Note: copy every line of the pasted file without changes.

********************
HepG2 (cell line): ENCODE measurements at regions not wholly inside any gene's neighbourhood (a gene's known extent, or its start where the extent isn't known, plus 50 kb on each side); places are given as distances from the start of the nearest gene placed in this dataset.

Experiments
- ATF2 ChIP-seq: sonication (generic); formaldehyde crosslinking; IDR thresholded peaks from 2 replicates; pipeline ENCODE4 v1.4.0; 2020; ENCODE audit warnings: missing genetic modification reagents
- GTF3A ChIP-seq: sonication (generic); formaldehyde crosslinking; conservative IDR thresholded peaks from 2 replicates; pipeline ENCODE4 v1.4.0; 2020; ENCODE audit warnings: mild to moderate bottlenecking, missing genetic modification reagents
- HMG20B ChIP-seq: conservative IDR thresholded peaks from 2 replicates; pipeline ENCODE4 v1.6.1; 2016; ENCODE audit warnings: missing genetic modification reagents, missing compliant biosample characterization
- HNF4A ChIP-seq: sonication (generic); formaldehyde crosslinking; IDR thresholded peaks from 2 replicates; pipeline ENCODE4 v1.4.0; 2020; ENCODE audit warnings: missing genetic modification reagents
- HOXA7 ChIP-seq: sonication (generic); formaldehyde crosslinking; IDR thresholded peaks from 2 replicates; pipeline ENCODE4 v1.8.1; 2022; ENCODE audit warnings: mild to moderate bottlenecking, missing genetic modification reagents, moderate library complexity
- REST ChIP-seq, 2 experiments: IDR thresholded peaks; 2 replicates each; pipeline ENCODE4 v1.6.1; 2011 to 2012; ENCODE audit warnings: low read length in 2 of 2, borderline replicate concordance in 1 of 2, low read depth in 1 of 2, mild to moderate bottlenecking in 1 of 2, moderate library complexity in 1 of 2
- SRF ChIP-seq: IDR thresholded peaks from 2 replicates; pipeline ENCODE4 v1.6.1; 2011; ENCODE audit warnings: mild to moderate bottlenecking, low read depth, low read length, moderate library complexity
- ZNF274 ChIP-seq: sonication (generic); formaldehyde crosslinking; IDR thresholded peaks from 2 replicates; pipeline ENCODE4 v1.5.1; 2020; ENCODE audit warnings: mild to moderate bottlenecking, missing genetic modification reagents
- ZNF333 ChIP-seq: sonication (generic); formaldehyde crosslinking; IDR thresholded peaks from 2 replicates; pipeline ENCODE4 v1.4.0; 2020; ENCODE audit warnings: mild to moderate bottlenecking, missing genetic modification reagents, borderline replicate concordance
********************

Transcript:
HepG2 (cell line): ENCODE measurements at regions not wholly inside any gene's neighbourhood (a gene's known extent, or its start where the extent isn't known, plus 50 kb on each side); places are given as distances from the start of the nearest gene placed in this dataset.

Experiments
- ATF2 ChIP-seq: sonication (generic); formaldehyde crosslinking; IDR thresholded peaks from 2 replicates; pipeline ENCODE4 v1.4.0; 2020; ENCODE audit warnings: missing genetic modification reagents
- GTF3A ChIP-seq: sonication (generic); formaldehyde crosslinking; conservative IDR thresholded peaks from 2 replicates; pipeline ENCODE4 v1.4.0; 2020; ENCODE audit warnings: mild to moderate bottlenecking, missing genetic modification reagents
- HMG20B ChIP-seq: conservative IDR thresholded peaks from 2 replicates; pipeline ENCODE4 v1.6.1; 2016; ENCODE audit warnings: missing genetic modification reagents, missing compliant biosample characterization
- HNF4A ChIP-seq: sonication (generic); formaldehyde crosslinking; IDR thresholded peaks from 2 replicates; pipeline ENCODE4 v1.4.0; 2020; ENCODE audit warnings: missing genetic modification reagents
- HOXA7 ChIP-seq: sonication (generic); formaldehyde crosslinking; IDR thresholded peaks from 2 replicates; pipeline ENCODE4 v1.8.1; 2022; ENCODE audit warnings: mild to moderate bottlenecking, missing genetic modification reagents, moderate library complexity
- REST ChIP-seq, 2 experiments: IDR thresholded peaks; 2 replicates each; pipeline ENCODE4 v1.6.1; 2011 to 2012; ENCODE audit warnings: low read length in 2 of 2, borderline replicate concordance in 1 of 2, low read depth in 1 of 2, mild to moderate bottlenecking in 1 of 2, moderate library complexity in 1 of 2
- SRF ChIP-seq: IDR thresholded peaks from 2 replicates; pipeline ENCODE4 v1.6.1; 2011; ENCODE audit warnings: mild to moderate bottlenecking, low read depth, low read length, moderate library complexity
- ZNF274 ChIP-seq: sonication (generic); formaldehyde crosslinking; IDR thresholded peaks from 2 replicates; pipeline ENCODE4 v1.5.1; 2020; ENCODE audit warnings: mild to moderate bottlenecking, missing genetic modification reagents
- ZNF333 ChIP-seq: sonication (generic); formaldehyde crosslinking; IDR thresholded peaks from 2 replicates; pipeline ENCODE4 v1.4.0; 2020; ENCODE audit warnings: mild to moderate bottlenecking, missing genetic modification reagents, borderline replicate concordance